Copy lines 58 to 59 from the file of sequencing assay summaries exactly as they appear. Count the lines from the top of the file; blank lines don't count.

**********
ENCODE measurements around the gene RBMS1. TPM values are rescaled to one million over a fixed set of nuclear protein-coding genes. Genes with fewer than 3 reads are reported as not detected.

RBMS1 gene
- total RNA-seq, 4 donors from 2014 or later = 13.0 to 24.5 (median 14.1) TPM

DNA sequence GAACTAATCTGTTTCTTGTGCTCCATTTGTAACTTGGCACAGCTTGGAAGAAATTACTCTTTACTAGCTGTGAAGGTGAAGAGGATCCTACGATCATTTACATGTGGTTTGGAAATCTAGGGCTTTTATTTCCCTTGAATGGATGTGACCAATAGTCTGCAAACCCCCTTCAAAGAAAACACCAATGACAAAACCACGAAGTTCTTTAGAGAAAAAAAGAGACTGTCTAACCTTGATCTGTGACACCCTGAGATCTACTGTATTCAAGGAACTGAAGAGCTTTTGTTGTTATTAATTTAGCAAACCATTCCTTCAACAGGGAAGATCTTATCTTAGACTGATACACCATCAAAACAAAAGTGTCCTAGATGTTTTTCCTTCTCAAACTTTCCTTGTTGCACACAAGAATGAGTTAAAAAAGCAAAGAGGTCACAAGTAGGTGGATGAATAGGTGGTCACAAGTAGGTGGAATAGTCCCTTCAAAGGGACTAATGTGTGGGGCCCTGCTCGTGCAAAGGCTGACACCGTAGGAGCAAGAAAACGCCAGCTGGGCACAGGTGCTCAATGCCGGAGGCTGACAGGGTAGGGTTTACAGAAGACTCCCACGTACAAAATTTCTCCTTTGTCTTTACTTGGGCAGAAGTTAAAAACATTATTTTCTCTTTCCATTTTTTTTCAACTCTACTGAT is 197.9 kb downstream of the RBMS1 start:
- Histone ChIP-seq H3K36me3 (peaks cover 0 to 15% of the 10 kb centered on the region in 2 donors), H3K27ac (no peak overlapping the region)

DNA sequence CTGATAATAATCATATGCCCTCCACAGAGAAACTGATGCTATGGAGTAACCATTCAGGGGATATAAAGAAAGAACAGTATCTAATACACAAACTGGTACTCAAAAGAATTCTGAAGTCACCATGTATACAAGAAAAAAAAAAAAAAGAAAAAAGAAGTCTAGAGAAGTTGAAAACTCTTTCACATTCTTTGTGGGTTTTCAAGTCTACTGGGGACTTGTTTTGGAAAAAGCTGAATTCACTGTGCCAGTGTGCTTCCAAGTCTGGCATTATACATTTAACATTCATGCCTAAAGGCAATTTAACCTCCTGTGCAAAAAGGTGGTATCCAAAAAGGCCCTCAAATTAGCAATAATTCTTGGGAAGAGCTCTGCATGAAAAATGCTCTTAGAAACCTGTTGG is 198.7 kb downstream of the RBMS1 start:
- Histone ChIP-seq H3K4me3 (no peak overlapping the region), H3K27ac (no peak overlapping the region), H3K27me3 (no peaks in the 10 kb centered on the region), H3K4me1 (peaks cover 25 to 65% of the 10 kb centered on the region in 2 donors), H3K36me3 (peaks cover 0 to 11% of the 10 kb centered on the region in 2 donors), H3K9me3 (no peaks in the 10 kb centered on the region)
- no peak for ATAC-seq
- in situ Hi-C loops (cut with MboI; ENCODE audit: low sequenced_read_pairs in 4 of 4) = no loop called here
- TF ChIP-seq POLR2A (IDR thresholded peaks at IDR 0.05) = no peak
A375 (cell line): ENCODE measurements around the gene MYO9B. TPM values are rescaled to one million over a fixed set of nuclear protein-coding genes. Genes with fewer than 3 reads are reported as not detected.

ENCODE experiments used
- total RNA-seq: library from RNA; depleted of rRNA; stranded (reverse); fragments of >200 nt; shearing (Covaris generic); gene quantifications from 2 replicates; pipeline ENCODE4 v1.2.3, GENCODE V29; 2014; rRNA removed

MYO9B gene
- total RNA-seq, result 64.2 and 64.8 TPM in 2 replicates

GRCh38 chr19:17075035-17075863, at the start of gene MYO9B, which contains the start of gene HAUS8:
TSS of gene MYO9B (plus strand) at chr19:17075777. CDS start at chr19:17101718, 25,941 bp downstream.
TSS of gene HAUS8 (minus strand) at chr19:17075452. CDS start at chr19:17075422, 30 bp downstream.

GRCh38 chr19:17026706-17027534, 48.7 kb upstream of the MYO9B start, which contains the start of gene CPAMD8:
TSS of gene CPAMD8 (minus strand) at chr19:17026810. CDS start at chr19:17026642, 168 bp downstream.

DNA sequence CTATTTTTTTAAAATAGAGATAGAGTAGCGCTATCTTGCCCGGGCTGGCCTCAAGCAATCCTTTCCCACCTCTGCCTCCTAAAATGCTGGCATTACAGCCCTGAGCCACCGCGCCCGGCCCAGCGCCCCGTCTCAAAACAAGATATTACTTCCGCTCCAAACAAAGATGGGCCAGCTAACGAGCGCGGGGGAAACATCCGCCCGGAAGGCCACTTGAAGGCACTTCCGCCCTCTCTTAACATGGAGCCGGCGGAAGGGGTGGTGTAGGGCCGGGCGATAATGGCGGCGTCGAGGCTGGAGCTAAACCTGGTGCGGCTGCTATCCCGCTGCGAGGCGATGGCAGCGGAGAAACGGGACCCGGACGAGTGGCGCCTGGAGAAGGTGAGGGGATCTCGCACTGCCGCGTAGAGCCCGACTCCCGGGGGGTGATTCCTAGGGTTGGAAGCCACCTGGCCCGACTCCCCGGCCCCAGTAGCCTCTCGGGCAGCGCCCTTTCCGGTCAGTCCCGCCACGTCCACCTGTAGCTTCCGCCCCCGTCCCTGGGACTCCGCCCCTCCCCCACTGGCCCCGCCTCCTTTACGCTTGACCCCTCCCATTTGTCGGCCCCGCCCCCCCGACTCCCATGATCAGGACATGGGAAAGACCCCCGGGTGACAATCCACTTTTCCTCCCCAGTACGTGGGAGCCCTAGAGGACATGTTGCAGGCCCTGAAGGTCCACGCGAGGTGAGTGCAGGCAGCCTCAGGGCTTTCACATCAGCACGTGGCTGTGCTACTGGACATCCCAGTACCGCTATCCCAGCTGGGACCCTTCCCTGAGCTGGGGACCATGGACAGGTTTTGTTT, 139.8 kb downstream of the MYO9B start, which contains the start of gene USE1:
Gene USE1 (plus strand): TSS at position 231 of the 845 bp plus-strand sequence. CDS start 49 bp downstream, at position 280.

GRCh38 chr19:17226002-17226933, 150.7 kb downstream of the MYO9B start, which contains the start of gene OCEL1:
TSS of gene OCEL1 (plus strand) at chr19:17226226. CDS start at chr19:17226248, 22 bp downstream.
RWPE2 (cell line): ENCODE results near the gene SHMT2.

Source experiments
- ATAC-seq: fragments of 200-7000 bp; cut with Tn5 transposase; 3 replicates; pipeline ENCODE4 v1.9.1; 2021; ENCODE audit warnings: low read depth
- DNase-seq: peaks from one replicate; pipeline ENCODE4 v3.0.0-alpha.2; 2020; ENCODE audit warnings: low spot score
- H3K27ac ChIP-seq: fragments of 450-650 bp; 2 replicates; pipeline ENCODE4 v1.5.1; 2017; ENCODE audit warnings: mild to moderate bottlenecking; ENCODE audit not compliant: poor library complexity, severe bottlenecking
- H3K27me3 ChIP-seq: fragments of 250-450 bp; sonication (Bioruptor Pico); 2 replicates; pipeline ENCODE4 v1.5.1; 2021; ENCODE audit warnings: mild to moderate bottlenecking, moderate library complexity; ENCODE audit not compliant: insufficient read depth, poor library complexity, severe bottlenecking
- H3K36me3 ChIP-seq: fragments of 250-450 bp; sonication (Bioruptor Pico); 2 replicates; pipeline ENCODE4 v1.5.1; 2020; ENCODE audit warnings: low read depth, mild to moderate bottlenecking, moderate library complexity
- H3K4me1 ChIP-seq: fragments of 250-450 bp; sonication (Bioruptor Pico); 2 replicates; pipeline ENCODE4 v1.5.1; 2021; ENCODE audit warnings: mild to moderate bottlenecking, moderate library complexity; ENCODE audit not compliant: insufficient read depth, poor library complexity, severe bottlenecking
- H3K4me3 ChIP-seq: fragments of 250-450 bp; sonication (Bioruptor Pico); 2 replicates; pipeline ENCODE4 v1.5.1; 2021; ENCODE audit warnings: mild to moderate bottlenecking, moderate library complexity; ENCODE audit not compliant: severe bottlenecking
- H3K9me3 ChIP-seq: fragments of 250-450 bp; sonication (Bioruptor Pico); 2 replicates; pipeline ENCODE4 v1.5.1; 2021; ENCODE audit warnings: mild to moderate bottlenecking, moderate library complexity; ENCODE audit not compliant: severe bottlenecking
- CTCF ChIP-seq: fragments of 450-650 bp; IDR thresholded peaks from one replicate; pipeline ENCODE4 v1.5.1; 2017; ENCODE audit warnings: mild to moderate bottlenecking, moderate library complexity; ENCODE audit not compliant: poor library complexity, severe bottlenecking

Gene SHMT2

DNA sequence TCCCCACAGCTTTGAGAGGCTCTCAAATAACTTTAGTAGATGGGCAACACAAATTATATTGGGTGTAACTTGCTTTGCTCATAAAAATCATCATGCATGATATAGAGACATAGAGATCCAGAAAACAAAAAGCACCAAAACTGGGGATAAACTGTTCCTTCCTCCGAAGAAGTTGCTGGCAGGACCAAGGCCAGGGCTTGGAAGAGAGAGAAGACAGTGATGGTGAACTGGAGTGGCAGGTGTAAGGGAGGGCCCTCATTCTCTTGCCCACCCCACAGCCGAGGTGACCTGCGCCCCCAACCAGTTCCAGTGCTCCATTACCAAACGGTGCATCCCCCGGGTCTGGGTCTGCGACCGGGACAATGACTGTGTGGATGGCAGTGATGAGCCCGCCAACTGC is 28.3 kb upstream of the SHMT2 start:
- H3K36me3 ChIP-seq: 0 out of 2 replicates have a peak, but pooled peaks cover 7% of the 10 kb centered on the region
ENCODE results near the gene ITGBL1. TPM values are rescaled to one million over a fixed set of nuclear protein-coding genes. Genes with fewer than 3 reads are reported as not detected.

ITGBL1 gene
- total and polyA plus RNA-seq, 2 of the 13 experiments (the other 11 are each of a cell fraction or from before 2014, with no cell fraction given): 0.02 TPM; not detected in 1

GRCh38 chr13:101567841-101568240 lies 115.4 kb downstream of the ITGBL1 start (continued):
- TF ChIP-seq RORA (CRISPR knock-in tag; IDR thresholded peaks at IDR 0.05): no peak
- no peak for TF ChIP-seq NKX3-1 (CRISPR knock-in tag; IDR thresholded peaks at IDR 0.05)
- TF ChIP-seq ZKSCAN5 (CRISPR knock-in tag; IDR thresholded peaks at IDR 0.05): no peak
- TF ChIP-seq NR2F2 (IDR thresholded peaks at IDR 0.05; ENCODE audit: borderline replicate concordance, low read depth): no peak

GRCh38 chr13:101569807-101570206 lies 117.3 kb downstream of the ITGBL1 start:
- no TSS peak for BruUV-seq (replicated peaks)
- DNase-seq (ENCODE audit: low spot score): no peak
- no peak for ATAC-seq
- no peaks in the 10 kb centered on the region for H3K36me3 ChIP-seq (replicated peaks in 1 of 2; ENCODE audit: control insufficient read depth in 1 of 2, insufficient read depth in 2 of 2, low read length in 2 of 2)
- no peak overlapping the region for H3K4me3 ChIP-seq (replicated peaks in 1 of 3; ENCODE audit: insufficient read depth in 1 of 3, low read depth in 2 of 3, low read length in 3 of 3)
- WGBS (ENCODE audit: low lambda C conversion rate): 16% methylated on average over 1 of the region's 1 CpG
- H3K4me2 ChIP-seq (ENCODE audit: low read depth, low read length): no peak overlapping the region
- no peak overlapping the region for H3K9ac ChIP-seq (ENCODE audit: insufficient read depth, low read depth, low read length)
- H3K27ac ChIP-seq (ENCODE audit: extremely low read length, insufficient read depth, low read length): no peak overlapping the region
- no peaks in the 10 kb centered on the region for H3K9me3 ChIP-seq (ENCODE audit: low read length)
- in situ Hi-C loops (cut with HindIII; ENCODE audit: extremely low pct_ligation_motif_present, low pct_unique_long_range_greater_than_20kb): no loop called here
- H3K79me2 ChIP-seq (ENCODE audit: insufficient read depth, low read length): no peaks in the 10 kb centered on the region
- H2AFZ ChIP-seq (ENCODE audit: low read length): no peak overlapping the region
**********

- in situ Hi-C loops (cut with HindIII; ENCODE audit: extremely low pct_ligation_motif_present, low pct_unique_long_range_greater_than_20kb): no loop called here
- H3K79me2 ChIP-seq (ENCODE audit: insufficient read depth, low read length): no peaks in the 10 kb centered on the region